Holy smokes. This is a book and a half that has been gracing my earbuds for quite a while, and I finished it at last. Yes, earbuds – I know those are actually a real physical thing, but I meant it more like tastebuds, but for your ears. I bought this on Audible with the knowledge that I’ve read one book by the author before, but I know she’s a badass, and I should read more of her work (not least because she is a woman of colour to dilute my generally otherwise too dead-white-guy booklist; working on it intentionally, friends).
This novel tells the story of Ifemelu, a Nigerian woman who moves to the USA and deals with life that’s different to her expectations. Obinze,
the real love of her life her high-school boyfriend has a different journey ahead of him, when he moves to the UK but gets deported for working with someone else’s NI number. Told through various flashbacks to life growing up in Nigeria, to their separate difficulties in their new homes, and back to Nigeria again, it’s got some great moments and characterisations of life between two places, about identity.
Chimamanda Ngozi Adichie
Honestly, I feel like Adichie is something of a magical dream girl of African writing. She is probably one of the best-known African authors currently living and writing, and has won a McArthur Fellowship. Her books include Purple Hibiscus, Half of a Yellow Sun, Americanah, a short story collection called The Thing Around Your Neck, and two of the best TED talks ever, one called We should all be Feminists and one on The Danger of the Single Story, which should be compulsory reading/watching for all first year literature and film students, for all aspiring authors, and certainly for anyone who wants to get into mission work in Africaaaaaaahhhh (such a vibrant place, you know, such beautiful people). These lectures she’s given are clearly important themes for her, because they come through in spades in both of the books I’ve read, Half of a Yellow Sun and Americanah.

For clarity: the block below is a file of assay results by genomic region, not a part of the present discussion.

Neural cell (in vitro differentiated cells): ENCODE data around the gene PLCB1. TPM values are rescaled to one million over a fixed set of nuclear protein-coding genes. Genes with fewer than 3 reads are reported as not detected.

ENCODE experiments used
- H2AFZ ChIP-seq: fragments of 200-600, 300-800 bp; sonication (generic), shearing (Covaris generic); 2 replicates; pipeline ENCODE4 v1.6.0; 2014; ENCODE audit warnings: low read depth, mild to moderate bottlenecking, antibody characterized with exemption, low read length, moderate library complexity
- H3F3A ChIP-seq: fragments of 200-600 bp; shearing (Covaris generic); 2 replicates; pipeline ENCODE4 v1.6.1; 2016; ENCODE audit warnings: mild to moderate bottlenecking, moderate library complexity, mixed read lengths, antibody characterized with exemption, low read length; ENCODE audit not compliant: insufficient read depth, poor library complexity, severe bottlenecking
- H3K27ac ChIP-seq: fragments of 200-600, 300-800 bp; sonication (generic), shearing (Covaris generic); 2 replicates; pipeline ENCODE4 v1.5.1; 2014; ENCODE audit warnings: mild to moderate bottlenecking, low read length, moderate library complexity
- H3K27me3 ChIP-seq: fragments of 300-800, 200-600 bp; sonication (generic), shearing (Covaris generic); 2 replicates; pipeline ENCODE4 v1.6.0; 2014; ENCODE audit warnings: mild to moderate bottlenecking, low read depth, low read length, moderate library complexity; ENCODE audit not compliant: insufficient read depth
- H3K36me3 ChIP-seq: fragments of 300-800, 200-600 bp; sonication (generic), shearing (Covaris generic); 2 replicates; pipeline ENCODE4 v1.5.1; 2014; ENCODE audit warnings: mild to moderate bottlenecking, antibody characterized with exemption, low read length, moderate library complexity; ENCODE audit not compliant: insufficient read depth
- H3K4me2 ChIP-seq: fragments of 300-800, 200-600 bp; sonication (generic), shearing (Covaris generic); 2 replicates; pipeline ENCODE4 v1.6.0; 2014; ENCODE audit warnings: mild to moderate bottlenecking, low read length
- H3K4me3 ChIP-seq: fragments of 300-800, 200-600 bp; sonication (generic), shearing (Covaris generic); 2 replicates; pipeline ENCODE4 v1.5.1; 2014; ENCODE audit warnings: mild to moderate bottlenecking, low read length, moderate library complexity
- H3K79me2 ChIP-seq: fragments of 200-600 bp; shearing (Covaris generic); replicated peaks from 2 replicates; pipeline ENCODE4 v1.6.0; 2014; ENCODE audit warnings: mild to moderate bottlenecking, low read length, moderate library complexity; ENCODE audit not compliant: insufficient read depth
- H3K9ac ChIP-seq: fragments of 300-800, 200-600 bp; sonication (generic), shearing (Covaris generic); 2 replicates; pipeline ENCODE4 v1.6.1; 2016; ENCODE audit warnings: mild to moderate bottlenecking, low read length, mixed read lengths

Digging into themes
One of the big-ticket themes through Americanah is race and identity. Ifemelu writes a social commentary blog on race, particularly blackness, in America as a non-American Black. These blog interludes scattered through the more narrative sections are one of my favourite elements of the book – probably one of the more LitFic-y elements, but I’ll forgive it for that. Reading reviews on Goodreads, it seemed like some people really did not like the blog bits – maybe finding them a tad preachy, but listening to the book meant they felt like a different texture and broke up the challenging patches with an excellent wry, dry observations that really come across a bit more autobiographically observed than the main plot.
I kept having to stop the audiobook and look into the middle distance. The issues of race in America, in this book published in 2013, well. Yoh. I had to stop listening, rewind and relisten, then look into the middle distance again, because while our global awareness of race may be slightly better (especially after last year’s Black Lives Matter bringing experiences to the fore), depressingly little seems to have changed. It seems very naïve in hindsight, and definitely a mark of becoming more aware of my privilege that I was so unaware of the issues in the book and in the world at the time. I suppose I must keep reading and listening and learning.
It’s a great read. It’s a great listen, with Anjoa Andoh who differentiates between various Nigerian voices in different settings and levels of Americanah– or Nigeria-influenced accents. I found it gripping, and loved the blogs and narratives woven over different times, with rich settings and characterisations. Adichie is really good at writing the loneliness of being a new immigrant in a strange country that is a bit different to your expectations of that country. Really good. That, along with Ifemelu’s depression and disconnect from her parents made reading those passages really tough while I was feeling a bit far removed from my parents, and reflecting on my first eighteen months of being in the UK, which was a bit tough (we barely found our feet before Covid hit, so it still feels like I don’t know my home town well enough even now, but like, don’t worry about me, I’m so much happier now than I was for our first six months here, and now that spring is springing outside).
So – yes! Read it! Or listen! Hope you think it’s as wallopingly thought-provoking as I did.